On September 18, while in Houston for rehearsals of Intelligence, Heggie joined HGO Artistic and Music Director Patrick Summers and Rice University Director of Opera/Professor of Opera Studies Joshua Winograde at the Rice Shepherd School of Music for a fascinating and wide-ranging conversation.
Heggie’s gifts are such that he is not only America’s leading opera composer, he’s also an incredible writer and storyteller. Here are just 10 of the 100 interesting things we learned about his life, career, and more during the lively discussion at Rice.
1. Jake Heggie once worked in PR. He developed focal dystonia in his right hand in his late twenties, which meant his hand curled into a fist when he played the piano. It would take him years to retrain his hand, and in the meantime, he started writing about music, taking a job in the press department at San Francisco Opera. “It turned out to be the greatest apprenticeship possible for an aspiring opera composer,” he said, “although I did not know I was an aspiring opera composer.”
2. Heggie and Patrick Summers’s great friendship started at SFO in the mid-’90s. Summers describes them and their circle as the “misbehaving young kids of the San Francisco Opera at the time.”
3. Included in that circle were Frederica von Stade and Renée Fleming. “We all had so much fun, and it was such an adventure,” Heggie remembers. After five years his hand finally healed; he could play the piano again; and he wrote a song for von Stade, who performed it in recital. That opened one door, and then another and another…
4. Summers helped Heggie get his first major break. “It was 1995,” Summers recalled. “Lotfi [Mansouri, the General Director of SFO] mentioned to me, ‘You know, we have this famous composer, André Previn, writing an opera in 1999. In 2000, I think we should invest in a composer that nobody’s ever heard of. And who would that be?’ And that was a very Lotfi thing to ask, you know? And I said, ‘Well, how about Jake?’”
5. The minute librettist Terrence McNally suggested turning the film Dead Man Walking into an opera, Heggie was in. “All of a sudden,” Heggie said, “I just went, it fits right in line with the great trajectory of great tragic operas and stories, opportunities for ensemble solos, emotion big enough to fill an opera house, a sense of controversy…It just hit—it felt very American and universal. It felt of our time, timeless. All these things were shooting. I just was on fire with it.” It is now the most performed American opera this century. Summers would conduct both its 2000 world premiere in San Francisco, and the acclaimed production HGO presented in 2011.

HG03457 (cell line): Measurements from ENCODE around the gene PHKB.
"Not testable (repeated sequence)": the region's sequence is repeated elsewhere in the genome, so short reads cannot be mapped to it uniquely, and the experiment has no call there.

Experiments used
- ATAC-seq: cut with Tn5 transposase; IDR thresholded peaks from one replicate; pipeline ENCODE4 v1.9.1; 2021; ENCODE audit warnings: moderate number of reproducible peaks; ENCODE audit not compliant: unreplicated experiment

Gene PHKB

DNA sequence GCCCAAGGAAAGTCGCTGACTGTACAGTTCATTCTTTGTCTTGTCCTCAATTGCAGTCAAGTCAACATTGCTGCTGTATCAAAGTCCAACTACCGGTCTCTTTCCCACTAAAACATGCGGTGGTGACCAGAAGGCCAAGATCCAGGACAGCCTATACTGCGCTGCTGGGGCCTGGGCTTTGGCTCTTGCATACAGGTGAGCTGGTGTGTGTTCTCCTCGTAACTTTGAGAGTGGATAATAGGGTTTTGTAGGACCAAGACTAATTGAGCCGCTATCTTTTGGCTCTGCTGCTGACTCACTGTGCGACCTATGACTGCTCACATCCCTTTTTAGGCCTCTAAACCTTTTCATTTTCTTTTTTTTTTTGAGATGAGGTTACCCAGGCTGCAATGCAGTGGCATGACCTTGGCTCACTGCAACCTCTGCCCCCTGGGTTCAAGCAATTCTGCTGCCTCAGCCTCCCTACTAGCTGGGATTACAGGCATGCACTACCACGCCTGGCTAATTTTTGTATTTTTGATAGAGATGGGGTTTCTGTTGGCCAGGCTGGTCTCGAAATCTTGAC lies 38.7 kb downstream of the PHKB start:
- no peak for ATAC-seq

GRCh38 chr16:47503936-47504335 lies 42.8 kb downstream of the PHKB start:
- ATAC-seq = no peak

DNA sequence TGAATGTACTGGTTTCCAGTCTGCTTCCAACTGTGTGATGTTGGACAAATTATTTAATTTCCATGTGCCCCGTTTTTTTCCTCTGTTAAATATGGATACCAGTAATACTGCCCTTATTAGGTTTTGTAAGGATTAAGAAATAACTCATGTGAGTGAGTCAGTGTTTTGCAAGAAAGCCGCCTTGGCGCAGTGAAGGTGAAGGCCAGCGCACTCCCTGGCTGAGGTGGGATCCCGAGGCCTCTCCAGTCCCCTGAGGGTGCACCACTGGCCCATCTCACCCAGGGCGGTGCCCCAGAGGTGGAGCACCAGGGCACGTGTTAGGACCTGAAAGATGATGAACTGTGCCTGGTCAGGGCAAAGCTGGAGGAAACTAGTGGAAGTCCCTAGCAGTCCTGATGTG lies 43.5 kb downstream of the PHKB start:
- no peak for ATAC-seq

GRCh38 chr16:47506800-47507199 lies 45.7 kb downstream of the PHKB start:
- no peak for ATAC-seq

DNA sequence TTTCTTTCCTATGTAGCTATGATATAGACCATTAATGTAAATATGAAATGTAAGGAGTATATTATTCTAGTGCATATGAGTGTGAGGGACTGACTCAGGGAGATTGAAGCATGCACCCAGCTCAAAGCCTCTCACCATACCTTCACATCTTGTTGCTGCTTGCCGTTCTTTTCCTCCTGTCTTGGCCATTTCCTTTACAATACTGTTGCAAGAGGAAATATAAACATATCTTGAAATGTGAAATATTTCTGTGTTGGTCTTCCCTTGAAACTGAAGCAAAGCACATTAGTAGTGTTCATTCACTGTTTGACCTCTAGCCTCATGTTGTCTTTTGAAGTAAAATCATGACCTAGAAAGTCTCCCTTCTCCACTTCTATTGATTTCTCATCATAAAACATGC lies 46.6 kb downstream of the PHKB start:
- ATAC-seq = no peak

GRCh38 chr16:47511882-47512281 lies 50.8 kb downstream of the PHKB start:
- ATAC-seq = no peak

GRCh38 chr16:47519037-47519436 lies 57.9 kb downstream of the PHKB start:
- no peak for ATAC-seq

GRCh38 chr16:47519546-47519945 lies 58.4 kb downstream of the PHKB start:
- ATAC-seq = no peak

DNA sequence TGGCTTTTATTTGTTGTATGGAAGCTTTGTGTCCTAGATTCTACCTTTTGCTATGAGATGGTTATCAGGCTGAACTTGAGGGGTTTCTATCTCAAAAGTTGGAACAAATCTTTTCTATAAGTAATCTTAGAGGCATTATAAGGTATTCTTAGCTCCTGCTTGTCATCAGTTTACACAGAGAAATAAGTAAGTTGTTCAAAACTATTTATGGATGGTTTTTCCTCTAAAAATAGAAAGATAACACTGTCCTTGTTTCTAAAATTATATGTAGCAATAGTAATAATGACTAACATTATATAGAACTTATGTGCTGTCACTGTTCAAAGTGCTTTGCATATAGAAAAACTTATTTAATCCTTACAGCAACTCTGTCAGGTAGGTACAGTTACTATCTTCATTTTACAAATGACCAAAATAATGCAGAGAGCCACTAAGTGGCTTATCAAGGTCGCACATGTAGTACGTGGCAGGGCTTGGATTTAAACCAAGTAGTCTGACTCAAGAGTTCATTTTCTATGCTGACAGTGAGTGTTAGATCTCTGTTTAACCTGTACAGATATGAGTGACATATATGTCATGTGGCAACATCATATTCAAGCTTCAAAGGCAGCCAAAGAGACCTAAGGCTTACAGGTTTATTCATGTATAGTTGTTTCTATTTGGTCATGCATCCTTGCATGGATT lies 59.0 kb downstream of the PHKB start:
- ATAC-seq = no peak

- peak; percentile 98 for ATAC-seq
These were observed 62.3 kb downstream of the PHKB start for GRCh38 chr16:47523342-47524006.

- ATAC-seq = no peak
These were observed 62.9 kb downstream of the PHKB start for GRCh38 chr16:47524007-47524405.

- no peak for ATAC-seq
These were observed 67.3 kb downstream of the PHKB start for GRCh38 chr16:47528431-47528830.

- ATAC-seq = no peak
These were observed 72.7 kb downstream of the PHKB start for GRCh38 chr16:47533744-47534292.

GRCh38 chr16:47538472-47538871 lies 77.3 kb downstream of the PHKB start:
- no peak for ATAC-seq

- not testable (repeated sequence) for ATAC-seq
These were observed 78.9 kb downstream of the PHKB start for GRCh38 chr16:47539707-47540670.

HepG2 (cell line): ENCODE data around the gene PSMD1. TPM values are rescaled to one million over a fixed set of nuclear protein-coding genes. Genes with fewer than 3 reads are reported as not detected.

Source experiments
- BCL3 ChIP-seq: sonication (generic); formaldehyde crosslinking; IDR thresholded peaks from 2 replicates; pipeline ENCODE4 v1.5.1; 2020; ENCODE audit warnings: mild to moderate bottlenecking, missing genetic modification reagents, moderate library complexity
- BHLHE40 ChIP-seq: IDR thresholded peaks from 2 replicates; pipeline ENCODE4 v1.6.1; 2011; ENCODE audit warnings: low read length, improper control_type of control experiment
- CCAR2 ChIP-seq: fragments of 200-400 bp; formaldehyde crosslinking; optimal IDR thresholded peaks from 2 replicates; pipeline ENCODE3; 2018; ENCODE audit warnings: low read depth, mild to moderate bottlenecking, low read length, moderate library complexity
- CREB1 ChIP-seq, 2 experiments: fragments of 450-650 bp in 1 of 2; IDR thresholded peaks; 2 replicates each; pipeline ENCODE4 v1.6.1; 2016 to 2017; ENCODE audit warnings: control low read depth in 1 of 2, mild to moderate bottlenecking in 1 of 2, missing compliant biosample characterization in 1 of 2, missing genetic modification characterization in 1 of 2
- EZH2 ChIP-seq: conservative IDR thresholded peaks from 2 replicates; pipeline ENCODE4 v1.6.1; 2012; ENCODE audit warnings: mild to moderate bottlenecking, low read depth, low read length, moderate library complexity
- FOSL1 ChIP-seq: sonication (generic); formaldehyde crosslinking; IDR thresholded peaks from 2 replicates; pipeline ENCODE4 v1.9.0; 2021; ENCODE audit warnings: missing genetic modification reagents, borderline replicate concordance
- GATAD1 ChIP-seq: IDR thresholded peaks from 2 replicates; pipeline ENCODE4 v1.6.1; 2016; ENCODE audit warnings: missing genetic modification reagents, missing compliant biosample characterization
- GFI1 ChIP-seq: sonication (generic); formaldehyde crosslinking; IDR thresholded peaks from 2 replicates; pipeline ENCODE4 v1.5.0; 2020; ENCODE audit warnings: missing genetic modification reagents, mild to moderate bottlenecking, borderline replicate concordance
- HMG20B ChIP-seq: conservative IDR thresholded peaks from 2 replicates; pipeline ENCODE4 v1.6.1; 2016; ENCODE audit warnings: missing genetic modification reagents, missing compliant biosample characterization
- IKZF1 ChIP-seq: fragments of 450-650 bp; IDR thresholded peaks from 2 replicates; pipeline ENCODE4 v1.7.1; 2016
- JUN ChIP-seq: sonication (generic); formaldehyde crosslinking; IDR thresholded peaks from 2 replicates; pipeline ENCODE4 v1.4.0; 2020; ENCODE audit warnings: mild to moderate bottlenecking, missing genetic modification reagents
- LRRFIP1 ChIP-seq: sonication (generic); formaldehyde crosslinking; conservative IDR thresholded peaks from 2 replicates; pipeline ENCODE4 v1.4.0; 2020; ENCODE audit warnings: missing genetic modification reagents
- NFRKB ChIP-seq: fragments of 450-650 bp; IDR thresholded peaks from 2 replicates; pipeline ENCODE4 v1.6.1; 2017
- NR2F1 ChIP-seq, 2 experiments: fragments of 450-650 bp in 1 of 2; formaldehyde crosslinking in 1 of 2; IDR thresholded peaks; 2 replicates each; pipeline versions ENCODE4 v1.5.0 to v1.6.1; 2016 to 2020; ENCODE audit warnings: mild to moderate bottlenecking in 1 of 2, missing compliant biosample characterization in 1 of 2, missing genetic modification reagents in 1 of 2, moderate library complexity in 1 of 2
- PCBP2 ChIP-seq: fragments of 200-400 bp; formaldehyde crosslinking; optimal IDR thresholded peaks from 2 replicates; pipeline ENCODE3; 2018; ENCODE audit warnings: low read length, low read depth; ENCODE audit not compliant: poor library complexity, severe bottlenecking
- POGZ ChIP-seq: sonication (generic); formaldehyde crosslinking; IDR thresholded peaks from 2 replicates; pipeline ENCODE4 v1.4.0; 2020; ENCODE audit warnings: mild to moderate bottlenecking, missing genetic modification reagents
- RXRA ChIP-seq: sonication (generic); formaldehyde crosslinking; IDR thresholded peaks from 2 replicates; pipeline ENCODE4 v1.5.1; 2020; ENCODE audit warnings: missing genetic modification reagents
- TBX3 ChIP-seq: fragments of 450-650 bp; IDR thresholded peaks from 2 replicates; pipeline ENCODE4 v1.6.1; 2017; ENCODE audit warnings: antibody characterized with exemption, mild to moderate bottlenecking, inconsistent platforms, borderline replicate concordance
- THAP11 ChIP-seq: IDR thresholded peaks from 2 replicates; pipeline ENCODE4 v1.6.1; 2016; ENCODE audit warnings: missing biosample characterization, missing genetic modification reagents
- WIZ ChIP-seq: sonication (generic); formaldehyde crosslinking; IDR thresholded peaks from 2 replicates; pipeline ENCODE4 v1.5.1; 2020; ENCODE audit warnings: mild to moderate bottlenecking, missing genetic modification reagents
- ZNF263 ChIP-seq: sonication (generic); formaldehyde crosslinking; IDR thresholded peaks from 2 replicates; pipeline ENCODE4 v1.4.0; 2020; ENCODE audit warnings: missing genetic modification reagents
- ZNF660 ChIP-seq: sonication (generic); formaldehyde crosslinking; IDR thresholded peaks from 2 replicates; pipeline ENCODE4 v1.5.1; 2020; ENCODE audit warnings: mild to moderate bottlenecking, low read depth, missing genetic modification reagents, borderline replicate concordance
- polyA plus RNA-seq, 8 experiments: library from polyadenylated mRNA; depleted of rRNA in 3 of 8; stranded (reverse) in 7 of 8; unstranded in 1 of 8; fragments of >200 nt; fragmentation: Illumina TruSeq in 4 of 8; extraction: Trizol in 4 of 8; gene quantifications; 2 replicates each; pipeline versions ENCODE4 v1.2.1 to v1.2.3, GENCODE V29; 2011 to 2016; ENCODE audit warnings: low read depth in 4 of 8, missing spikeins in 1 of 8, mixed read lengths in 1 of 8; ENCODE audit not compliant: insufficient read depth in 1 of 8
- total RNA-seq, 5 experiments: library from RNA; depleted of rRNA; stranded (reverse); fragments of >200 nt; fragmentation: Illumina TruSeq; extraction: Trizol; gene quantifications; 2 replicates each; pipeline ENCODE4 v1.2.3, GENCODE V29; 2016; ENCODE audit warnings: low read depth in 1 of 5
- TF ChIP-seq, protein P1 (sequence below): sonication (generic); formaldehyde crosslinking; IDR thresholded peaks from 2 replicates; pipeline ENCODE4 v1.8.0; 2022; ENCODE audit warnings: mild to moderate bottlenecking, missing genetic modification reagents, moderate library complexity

6. Heggie puts Intelligence with Dead Man Walking and Moby-Dick as the “three major defining moments” of his career. “Intelligence has been quite a journey, right up through this year. And I have to tell you, rehearsals have been astounding. You are in for an experience unlike anything you’ve experienced in the opera house. The way Jawole has incorporated movement and dance into the telling of this story, in every corner of it—we’re not talking, there are set pieces. It’s every moment, there is something going on, and it’s extraordinary.”
7. His composing process involves “getting close to the characters and their language.” “The biggest thing is—once we have found the language, we have found the dramatic shape for this—finding the musical and rhythmic language in which these characters live so that their voices can emerge independently. And then just listening to them—not telling them how it goes, they tell me—and knowing them well enough that I could go for a walk on the beach with any one of these characters and still have a conversation outside of the context of the opera. That’s how well I know them… And then I just start listening, and it starts to emerge.”
8. He has wonderful advice for young musicians, including the Rice students in the room that day. “When you’re studying and you’re in school, it is about technique, technique, technique… What’s important, though, is as you’re perfecting that technique, to explore all the different ways you feel about things. Experience life. Go out there... Try food. Meet people. Have a well-rounded life as an artist and a singer. But while you’re doing all of that, be a great colleague. Reach out. Let composers know you’re interested in exploring work… This is the time in your life and career to network and meet these people and walk with them in the future. Being a good colleague, working hard, showing up—there’s nothing more important than being in the room, creatively.”
9. Heggie cannot wait for Intelligence to be born into the world. “This is something that is not your traditional opera, that requires music, words, and movement to be told and understood. And it’s beyond anything that I could ever have imagined. I’m just so excited about it. And that’s because HGO was willing to take a chance. And the company has stood staunchly behind it from day one.”
10. The composer considers HGO his “creative home.” “This is the seventy-fifth world premiere—my new opera—and my fourth big work for the company. It’s a safe space to be creative. I think the company is willing to take on risks, is willing to take on big, bold ideas in a way a lot of other companies are not.”